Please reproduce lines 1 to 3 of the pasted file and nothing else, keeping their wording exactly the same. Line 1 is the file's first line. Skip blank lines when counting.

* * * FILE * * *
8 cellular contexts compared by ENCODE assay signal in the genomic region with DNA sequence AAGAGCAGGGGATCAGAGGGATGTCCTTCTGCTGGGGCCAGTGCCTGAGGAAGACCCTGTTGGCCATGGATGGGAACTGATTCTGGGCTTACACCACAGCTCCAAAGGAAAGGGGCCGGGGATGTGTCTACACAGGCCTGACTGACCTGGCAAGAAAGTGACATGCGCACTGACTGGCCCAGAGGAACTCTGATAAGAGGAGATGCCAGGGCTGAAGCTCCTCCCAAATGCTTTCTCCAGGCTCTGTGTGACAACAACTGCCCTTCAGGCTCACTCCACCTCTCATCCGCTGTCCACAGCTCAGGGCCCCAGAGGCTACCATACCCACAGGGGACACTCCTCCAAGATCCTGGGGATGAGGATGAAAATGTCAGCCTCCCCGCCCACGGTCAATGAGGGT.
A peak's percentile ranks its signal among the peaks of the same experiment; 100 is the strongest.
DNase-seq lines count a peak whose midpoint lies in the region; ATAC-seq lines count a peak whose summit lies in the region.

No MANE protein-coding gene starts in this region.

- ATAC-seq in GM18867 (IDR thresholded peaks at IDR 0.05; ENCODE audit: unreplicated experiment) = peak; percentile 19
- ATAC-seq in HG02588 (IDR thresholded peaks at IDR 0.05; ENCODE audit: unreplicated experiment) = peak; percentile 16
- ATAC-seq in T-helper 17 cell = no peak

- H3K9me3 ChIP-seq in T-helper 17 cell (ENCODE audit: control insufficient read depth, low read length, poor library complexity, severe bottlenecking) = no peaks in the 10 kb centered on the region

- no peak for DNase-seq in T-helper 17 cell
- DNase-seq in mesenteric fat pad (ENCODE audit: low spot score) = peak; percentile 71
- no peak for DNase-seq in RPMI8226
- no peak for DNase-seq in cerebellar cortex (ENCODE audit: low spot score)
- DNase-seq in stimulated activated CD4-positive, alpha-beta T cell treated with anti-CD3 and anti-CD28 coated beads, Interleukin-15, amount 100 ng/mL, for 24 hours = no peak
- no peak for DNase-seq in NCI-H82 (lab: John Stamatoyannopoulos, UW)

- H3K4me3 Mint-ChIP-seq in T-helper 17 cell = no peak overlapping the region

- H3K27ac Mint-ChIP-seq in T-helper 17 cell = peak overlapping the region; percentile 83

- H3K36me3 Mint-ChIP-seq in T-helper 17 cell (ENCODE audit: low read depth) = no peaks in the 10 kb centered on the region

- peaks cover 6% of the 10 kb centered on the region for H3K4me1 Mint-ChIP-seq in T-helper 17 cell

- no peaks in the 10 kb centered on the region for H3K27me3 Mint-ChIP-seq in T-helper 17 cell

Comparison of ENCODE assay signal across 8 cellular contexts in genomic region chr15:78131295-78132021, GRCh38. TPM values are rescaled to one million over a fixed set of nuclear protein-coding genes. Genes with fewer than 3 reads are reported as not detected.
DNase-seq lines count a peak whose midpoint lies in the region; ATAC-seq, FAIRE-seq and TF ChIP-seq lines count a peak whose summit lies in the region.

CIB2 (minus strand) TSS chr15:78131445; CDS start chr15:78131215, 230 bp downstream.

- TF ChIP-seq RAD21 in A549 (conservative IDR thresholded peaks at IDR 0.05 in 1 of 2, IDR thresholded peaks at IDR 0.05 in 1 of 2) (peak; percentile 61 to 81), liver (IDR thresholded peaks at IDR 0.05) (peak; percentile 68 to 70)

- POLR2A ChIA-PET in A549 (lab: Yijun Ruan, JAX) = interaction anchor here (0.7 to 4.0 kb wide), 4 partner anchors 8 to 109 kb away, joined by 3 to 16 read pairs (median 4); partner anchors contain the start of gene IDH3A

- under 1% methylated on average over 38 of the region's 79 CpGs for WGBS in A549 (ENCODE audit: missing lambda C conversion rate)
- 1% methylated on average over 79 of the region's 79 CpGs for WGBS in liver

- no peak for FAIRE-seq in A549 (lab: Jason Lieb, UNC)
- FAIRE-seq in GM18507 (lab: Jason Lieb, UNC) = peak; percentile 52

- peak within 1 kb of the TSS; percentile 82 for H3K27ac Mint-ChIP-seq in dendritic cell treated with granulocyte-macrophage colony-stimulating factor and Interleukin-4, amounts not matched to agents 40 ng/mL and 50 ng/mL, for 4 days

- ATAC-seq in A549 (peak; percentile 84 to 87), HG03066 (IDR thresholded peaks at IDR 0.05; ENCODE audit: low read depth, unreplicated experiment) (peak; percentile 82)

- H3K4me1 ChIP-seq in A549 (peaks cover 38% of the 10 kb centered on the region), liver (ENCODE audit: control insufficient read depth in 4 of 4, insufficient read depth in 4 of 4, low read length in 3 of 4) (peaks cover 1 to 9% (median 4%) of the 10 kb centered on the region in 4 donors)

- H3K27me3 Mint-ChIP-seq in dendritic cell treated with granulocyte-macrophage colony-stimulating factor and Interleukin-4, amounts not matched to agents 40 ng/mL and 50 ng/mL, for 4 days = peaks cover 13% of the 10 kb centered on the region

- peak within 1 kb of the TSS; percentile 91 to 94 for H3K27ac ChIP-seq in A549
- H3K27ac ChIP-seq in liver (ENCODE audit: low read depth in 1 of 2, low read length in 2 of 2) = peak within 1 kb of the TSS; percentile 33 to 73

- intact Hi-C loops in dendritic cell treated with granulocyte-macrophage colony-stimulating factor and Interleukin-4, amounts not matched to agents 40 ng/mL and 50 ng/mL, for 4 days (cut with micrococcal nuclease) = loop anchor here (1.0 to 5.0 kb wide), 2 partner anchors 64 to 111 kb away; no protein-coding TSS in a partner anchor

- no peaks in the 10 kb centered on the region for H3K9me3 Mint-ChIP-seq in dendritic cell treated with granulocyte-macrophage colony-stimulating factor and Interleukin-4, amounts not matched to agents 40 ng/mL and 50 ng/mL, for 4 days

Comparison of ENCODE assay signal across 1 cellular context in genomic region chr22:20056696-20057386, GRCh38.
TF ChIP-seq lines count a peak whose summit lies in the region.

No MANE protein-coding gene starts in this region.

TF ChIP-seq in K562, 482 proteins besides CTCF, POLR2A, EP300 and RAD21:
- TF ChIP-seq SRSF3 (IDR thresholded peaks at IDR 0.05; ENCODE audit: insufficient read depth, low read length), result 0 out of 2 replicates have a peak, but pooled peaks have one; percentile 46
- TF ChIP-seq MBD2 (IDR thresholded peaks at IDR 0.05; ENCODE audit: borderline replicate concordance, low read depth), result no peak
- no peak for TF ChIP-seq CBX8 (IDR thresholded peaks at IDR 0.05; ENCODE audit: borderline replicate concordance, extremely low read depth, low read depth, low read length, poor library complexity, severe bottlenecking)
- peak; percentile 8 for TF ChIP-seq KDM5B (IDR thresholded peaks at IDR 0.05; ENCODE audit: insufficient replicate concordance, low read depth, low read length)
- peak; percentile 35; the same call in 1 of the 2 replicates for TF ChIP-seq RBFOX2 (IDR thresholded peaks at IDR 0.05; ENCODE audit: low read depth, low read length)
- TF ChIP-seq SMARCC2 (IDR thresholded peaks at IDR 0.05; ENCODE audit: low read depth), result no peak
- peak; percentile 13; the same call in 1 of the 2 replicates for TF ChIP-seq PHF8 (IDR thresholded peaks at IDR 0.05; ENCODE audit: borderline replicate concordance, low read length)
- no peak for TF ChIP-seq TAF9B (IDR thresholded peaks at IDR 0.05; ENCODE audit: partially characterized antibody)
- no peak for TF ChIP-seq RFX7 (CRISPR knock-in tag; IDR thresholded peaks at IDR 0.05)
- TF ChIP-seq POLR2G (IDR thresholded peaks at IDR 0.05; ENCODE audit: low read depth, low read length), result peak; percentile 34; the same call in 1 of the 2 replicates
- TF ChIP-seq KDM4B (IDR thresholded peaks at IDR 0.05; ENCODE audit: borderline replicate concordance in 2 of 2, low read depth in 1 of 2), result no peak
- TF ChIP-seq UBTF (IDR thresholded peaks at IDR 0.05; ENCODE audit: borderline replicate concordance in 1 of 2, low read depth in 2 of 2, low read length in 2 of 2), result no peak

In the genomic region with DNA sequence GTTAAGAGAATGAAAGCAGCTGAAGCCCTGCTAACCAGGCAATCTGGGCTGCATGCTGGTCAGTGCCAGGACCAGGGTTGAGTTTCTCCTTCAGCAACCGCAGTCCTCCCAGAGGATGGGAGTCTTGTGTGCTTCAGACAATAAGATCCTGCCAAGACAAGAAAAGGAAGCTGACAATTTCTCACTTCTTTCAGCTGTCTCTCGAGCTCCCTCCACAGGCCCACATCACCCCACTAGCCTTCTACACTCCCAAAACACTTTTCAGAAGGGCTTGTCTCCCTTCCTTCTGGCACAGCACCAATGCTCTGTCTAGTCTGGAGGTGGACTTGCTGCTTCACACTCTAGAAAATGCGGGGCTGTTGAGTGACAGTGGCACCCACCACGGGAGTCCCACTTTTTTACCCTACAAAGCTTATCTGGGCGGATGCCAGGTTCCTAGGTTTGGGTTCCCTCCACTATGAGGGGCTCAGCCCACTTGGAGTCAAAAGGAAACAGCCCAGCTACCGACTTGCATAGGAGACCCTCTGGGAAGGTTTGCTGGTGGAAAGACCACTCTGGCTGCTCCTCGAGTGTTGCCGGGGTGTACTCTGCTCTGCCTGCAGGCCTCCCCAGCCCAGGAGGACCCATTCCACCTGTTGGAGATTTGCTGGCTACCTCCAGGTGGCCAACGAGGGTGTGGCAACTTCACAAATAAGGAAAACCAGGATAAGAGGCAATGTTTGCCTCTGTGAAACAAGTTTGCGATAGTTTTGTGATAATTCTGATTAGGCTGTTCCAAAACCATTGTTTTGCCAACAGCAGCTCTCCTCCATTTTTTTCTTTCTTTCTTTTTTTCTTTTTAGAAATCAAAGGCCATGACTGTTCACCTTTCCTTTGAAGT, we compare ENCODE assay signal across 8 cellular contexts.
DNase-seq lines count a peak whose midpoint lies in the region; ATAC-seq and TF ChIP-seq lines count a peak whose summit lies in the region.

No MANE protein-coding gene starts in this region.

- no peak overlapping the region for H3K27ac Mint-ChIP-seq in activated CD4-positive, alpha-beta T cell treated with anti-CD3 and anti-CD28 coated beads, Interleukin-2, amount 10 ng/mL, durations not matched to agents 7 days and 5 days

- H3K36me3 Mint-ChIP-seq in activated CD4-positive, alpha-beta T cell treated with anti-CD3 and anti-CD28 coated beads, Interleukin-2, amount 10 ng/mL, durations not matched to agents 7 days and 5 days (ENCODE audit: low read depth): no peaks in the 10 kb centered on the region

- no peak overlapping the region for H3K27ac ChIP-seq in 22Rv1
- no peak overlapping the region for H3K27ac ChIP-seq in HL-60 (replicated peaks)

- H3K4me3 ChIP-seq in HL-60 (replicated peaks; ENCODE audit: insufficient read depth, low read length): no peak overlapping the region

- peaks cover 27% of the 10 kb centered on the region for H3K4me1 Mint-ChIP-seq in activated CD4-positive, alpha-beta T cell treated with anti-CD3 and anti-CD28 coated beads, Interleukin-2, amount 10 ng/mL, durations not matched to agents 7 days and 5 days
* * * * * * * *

8 cellular contexts compared by ENCODE assay signal in the genomic region with DNA sequence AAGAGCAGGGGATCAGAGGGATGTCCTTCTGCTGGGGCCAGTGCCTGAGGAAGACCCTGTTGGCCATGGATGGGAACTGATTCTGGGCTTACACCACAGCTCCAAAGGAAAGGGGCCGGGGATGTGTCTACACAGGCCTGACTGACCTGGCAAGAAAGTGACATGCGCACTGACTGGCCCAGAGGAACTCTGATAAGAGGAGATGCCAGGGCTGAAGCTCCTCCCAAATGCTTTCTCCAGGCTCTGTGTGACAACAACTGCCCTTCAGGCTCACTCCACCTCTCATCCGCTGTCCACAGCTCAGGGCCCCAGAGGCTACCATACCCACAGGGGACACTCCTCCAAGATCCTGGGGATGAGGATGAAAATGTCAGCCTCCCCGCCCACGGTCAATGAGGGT.
A peak's percentile ranks its signal among the peaks of the same experiment; 100 is the strongest.
DNase-seq lines count a peak whose midpoint lies in the region; ATAC-seq lines count a peak whose summit lies in the region.